When addressing insomnia, psychiatrists should minimize the use of or avoid medications that may impair cognition. The medications to be avoided include anticholinergic or antihistaminic medications for sleep, tricyclic antidepressants for headache or neuropathy, and benzodiazepines for insomnia. However, short-term use of a hypnotic agent taken 3 to 5 nights a week may promote sleep; not taking the medication every night avoids both physical and psychological dependence.
In most circumstances, the beneficial impact of improved sleep on mood, anxiety, and cognition more than offsets the adverse effects of the hypnotic agent. We have found good results with both lorazepam and zolpidem in this situation: these agents promote sleep without adverse effects. Promoting sleep with trazodone or hydroxyzine, while effective at night, may appear to worsen cognition the following day, and in a relatively young veteran population—a high percentage of whom are college students—morning sedation can be bothersome.
Benzodiazepines are best avoided in the setting of TBI. These medications tend to exacerbate postinjury deficits in short-term memory. Of course, any combat veteran should receive a careful evaluation for PTSD; benzodiazepines are relatively contraindicated in patients who have PTSD. Before starting treatment with a benzodiazepine, the psychiatrist should be sure that the target symptoms are not just PTSD-related anxiety for which a PTSD-specific intervention would be more appropriate.
Because of the elevated seizure risk with bupropion, it is relatively contraindicated in patients with TBI. For mood disorders with comorbid TBI, augmentation with an alternative such as buspirone or triiodothyronine (T3) is suggested, with the former having more usefulness against anxiety and the latter showing more efficacy against depressive symptoms. Both buspirone and T3 were effective in the Sequenced Treatment Alternatives to Relieve Depression (STAR*D) study, but neither augmentation strategy has been evaluated in patients with TBI.
Many veterans with TBI complain of cognitive difficulties. Choosing the right medications can avoid iatrogenic worsening of cognition and even mitigate some cognitive problems. Make sure that the patient is not using substances that aggravate memory or attention problems, such as alcohol, excessive caffeine, illicit drugs, benzodiazepines, sedating antihistamines, and anticholinergics. Next, treat any comorbid Axis I conditions (eg, anxiety, depression) with an SSRI or serotonin-norepinephrine reuptake inhibitor and psychotherapy. It is important to recognize and manage chronic pain or a sleep disorder.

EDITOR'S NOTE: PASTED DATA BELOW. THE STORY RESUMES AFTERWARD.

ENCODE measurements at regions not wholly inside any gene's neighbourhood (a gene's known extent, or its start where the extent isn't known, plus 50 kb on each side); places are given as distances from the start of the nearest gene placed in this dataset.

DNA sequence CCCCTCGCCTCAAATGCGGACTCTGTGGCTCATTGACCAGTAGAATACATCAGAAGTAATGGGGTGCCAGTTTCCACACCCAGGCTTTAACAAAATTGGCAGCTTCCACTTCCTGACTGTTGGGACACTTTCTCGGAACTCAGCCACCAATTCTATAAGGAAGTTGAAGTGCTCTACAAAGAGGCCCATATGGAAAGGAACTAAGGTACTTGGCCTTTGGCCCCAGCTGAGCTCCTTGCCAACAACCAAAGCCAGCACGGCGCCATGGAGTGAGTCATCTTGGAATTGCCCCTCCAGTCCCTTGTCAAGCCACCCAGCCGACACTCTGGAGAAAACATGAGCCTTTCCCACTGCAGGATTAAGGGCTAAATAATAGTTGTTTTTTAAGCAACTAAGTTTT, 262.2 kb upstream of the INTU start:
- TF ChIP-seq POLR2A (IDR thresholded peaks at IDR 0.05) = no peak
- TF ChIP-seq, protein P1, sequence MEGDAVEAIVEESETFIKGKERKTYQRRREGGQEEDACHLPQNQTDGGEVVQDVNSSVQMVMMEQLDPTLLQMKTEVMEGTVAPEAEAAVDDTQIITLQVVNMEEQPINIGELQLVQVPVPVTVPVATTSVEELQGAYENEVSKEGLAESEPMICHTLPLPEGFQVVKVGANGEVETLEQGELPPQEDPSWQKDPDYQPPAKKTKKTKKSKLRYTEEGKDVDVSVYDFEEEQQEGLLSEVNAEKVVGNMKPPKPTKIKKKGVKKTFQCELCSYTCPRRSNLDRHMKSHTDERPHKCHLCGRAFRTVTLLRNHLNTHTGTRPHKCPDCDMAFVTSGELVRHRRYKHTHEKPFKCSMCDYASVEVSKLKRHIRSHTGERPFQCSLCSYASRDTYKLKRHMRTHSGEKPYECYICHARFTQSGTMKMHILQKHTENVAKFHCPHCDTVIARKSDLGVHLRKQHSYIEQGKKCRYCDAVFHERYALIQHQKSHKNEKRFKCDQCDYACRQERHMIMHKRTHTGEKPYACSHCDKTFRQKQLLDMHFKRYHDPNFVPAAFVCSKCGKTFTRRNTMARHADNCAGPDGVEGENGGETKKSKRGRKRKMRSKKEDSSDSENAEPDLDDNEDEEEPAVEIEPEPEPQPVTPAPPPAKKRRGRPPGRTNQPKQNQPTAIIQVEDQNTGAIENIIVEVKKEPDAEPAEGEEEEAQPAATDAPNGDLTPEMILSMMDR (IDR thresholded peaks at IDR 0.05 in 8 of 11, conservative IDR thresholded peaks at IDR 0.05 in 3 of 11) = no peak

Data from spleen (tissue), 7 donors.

For cognitive problems that may be caused or aggravated by difficulties with attention, a cautious trial of stimulant medication is a consideration. Methylphenidate is known to improve cognition and mood after TBI, and it is recommended for patients who do not have an anxiety or substance use disorder.18 However, among combat veterans in a psychiatry clinic, the prevalence of both PTSD and substance use disorders will be elevated; thus, any stimulant use in this population must proceed cautiously and should be managed by a psychiatrist experienced in managing PTSD.
The rule of “start low, go slow” applies to methylphenidate in TBI. We find a starting dosage of 2.5 mg bid can be effective for mild attention problems, without any adverse effects on PTSD-related anxiety. At higher doses, certain patients may report improved cognition but increased anxiety. Each patient will respond differently, thus a careful dose titration is the only method for finding the optimal balance between improved cognition and increased anxiety. If a patient reports anxiety after starting methylphenidate treatment, make sure that he or she has eliminated caffeine intake because it can worsen anxiety.
One alternative to methylphenidate may be modafinil. This medication is more expensive and appears to be less potent that methylphenidate. It may be an appropriate alternative for the patient who cannot tolerate even small doses of methylphenidate, but it requires a stimulant to bolster attention. Any stimulant use should include a careful discussion of off-label use and the possibility of a significant increase in anxiety. Caution is warranted with the use of methylphenidate: an adverse reaction to methylphenidate may include new-onset suicidal ideation.
Dr Capehart reports that he is listed as the sole inventor on a patent application describing tizanidine for the treatment of certain psychiatric disorders. This patent is owned by the federal government and there are no current licensing agreements with this patent. Dr Bass reports that he has no conflicts of interest concerning the subject matter of this article.
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